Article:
The front door opens. The sad lady stands there, smiling a little. Jodie has always liked her. She notices the discolored mark on the left side of Miss. Crick’s cheek. Billy says he has seen his stepfather hit her more than once. The mark that Miss. Crick has now looks like an older one, a pale yellow bruise. She calls to her son.
He appears almost at once, just like a magic trick. At twelve years old Billy Crick is short. His hair hangs in front of his caramel eyes and there is a warm, bronzed color to his skin. He wears a blue collared Oxford shirt, ripped shorts, converse shoes and white athletic socks that he has pulled up to his scabby knees. He and Jodie have been friends since kindergarten.
“I got something I need to show you,” he says, quietly. “It’s in the woods.”
Billy’s mother watches them go down the small walkway and cross the street. They walk down West Avenue. Miss. Crick’s eyes are glossy, like she might cry at any moment. She remembers being a kid and having secrets.
Jodie loves to walk side by side with Billy in the summer heat. She likes to be close to him and smell his boy smell, a mix of healthy perspiration and sea salt and Juicy Fruit gum. As they amble down the street, Jodie remembers nights that she would watch Billy from her bedroom window. Sometimes he would be doing his homework at the desk or shooting evil dictators on his computer or smoking from his bong that he had christened Charles. During one of these casual surveillances she saw him walk into the room wearing only a white towel around his waist. He had just showered. She was too far away to really make out anything, but after that was when the floating-through-space-feelings had started. From that night on she was in her own world and she thought of Billy Crick all the time.
Two boys come down the street on their bikes. Older kids. They whistle at Billy and Jodie and make pig noises as they ride past. Jodie stops walking. She knows those sounds – the pig sounds – were really directed at her. She hears them all the time at school. She wants to crawl inside her small jacket and hide forever.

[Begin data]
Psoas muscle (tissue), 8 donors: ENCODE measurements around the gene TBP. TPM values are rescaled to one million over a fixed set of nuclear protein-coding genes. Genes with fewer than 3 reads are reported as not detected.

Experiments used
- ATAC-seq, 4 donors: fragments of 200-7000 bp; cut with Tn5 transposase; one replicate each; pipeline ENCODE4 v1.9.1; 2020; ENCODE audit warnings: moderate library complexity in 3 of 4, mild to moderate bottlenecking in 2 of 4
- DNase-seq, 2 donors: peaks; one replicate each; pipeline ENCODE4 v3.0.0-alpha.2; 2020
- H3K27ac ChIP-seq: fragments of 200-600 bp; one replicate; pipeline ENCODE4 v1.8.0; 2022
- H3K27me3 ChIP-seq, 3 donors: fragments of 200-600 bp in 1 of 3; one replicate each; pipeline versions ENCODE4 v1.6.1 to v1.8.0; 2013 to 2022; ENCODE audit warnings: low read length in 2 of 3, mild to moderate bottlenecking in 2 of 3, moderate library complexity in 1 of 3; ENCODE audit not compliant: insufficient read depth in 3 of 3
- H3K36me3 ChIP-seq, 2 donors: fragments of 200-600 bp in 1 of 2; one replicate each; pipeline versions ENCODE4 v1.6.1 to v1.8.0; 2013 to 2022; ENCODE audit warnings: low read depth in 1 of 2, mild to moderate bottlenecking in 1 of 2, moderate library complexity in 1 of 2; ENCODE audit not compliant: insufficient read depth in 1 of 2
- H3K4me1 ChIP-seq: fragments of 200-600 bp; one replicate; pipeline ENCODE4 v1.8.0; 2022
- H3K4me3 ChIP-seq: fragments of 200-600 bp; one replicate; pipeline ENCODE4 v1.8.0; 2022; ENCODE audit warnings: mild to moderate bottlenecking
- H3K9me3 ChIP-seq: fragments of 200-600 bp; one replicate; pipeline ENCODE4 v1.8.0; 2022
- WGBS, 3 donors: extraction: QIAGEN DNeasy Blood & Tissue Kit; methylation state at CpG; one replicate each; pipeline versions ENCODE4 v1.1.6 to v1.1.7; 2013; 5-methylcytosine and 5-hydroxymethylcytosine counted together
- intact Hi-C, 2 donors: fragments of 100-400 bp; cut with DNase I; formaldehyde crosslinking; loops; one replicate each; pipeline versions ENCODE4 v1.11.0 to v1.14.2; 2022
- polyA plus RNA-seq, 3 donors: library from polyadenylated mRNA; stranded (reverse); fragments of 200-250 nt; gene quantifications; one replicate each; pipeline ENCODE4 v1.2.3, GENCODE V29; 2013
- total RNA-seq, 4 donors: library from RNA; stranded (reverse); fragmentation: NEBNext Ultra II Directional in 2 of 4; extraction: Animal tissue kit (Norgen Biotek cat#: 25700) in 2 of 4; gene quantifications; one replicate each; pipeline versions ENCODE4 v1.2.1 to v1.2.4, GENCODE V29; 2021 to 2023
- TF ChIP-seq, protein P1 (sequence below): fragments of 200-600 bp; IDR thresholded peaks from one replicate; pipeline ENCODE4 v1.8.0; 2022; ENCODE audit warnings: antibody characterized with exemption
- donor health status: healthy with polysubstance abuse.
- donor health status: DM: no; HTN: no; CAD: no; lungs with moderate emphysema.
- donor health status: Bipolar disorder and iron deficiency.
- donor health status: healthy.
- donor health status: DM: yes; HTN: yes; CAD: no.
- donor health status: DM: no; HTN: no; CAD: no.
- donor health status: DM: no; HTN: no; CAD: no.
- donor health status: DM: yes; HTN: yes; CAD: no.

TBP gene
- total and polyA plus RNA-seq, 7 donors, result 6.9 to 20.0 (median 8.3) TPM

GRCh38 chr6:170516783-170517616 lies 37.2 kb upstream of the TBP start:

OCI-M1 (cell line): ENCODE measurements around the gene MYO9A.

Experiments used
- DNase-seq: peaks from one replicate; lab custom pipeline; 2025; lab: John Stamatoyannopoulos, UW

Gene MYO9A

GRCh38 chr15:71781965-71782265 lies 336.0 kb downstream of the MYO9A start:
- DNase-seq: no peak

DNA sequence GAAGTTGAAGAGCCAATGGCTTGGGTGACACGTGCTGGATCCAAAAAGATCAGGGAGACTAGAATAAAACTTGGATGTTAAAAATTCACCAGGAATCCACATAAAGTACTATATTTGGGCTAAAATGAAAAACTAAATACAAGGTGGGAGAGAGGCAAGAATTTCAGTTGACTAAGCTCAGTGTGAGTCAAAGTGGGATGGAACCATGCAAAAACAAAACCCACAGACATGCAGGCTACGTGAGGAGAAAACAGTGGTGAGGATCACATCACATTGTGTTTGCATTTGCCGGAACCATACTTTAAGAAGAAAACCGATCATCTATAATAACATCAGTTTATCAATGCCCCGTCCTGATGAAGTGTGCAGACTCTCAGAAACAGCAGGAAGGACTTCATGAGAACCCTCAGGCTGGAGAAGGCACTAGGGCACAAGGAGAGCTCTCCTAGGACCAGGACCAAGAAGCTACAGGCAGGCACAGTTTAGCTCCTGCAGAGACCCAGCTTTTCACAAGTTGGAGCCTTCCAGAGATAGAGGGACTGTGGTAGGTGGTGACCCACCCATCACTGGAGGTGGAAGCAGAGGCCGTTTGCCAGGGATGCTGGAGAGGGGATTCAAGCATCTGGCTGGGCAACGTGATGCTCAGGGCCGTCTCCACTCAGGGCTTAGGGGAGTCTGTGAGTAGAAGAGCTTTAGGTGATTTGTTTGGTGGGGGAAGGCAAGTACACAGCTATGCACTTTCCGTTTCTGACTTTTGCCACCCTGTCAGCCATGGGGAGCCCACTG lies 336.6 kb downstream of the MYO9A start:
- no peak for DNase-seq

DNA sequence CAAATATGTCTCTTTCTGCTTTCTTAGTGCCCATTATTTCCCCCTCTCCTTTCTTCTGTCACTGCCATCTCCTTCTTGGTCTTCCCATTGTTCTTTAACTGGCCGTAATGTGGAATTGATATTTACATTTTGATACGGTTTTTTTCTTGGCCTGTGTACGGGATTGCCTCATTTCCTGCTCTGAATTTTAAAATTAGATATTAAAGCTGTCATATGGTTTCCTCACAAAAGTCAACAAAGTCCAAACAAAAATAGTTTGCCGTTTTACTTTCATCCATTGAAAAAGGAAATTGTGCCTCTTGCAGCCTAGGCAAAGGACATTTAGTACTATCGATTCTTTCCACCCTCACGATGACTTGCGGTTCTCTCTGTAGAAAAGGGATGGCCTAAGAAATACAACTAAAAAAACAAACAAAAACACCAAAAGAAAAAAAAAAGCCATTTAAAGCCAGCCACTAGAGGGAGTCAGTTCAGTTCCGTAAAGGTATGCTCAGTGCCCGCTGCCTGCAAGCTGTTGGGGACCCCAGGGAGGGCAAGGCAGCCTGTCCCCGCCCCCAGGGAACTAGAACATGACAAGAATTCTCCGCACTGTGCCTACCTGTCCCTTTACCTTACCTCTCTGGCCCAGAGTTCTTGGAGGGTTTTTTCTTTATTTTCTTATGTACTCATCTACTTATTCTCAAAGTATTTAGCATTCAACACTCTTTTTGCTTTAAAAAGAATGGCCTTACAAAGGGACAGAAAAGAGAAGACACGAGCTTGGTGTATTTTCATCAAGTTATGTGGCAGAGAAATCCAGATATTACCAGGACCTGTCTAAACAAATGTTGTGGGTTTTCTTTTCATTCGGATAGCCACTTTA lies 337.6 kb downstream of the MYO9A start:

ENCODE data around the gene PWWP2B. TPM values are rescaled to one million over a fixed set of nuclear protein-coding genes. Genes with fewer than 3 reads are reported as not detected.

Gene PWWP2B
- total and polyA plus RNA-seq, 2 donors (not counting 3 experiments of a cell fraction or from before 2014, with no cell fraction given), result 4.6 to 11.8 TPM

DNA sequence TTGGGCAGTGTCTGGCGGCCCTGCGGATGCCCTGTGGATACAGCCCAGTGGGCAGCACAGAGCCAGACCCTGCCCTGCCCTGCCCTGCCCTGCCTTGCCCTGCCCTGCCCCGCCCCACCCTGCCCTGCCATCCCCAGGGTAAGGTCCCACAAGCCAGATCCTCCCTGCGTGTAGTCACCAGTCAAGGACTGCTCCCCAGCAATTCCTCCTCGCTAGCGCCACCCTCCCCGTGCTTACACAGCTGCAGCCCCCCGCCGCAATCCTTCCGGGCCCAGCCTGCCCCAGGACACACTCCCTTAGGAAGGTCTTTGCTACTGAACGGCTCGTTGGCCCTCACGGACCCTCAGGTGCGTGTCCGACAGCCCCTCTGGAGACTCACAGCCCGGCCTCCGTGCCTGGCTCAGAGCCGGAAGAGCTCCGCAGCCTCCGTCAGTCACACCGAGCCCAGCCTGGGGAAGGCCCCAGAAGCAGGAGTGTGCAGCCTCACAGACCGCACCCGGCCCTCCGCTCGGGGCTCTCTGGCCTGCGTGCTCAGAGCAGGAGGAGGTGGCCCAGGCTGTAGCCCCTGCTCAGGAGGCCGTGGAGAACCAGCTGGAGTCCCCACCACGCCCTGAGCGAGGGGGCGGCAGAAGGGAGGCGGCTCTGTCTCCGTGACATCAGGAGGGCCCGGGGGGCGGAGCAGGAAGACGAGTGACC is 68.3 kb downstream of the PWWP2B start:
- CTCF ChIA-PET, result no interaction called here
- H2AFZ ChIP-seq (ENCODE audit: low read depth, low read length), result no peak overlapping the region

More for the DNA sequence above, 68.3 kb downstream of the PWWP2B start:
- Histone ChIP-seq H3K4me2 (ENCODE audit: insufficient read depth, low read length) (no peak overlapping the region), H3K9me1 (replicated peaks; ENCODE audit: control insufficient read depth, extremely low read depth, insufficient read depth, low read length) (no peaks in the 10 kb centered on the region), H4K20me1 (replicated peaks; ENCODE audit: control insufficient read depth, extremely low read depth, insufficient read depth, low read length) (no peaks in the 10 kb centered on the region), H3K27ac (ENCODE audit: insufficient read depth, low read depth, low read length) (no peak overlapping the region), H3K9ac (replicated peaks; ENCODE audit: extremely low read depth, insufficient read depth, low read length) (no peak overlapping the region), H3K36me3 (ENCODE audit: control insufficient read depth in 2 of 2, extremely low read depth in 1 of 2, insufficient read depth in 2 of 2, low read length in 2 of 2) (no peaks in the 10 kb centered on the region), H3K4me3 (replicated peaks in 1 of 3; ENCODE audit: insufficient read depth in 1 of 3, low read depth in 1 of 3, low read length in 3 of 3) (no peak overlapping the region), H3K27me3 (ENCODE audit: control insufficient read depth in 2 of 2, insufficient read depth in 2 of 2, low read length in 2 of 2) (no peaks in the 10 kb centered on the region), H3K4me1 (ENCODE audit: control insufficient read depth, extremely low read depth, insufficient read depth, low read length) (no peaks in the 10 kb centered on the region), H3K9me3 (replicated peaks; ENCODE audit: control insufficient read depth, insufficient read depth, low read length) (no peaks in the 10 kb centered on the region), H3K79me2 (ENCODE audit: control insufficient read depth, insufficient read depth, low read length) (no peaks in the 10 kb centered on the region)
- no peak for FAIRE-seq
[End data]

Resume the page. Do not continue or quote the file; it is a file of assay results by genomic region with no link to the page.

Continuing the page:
“Shitheads,” says Billy. The boys round the corner and are gone. “Come on.”
Passing the small abandon movie theater, Jodie is aware of how warm Billy’s hand is in her own. A firm grip. They cross another street and enter the woods. Broken beer bottles are scattered around along with the other trash – yellowed newspapers, plastic bags, used needles, Styrofoam containers from some fast-food place, condoms filled with a milky substance. They go deeper into the woods. The pages from torn magazines dance in a light breeze. Soon they stop.
Jodie sees the cat hanging from the tree.
A rope is looped around the pathetic creature’s neck. The eyes bulge.
“That is the third one I’ve found this week,” says Billy. “I wonder who’s been doing it.”
The cat’s stomach is sliced open. The red, meaty intestines dangle and drip. They watch for a long time in silence. They know they have left the familiar world of parents and school bus stops behind. This new world is uglier. Jagged. This new world seems more real than the old one.
“Do you think animals go to heaven?”
“I don’t believe in heaven.”
“Me either.” A long pause. “Hey, Jodie?”
“Do you want to see my thing?”
Jodie nods. Billy undoes his belt with shaky hands and pulls down his shorts and BVD underwear to his ankles. He is smooth and white and the little bit of hair he has down there is auburn. He pulls off his shirt, exposing pale nipples and damp chest.
Billy stares at her. Jodie stares at him. The cat hangs from its rope and drips its crimson blood.
“Can you show me yours?” he asks her in a cracked, nervous baritone.
She nods again. They have played this game before.
She unzips the jacket, slides the thin straps of the bathing suit off her pimply shoulders. Her breasts are just starting to come in. Small. Tender. Budding. The bathing suit peels away from damp flesh and very quickly she stands there in her pink roundness.
The children look at each other. Neither one wants to blink first. It’s part of the game.
Billy notices the birth mark, the inky blot, above her bare vagina. “Do you want to do it?”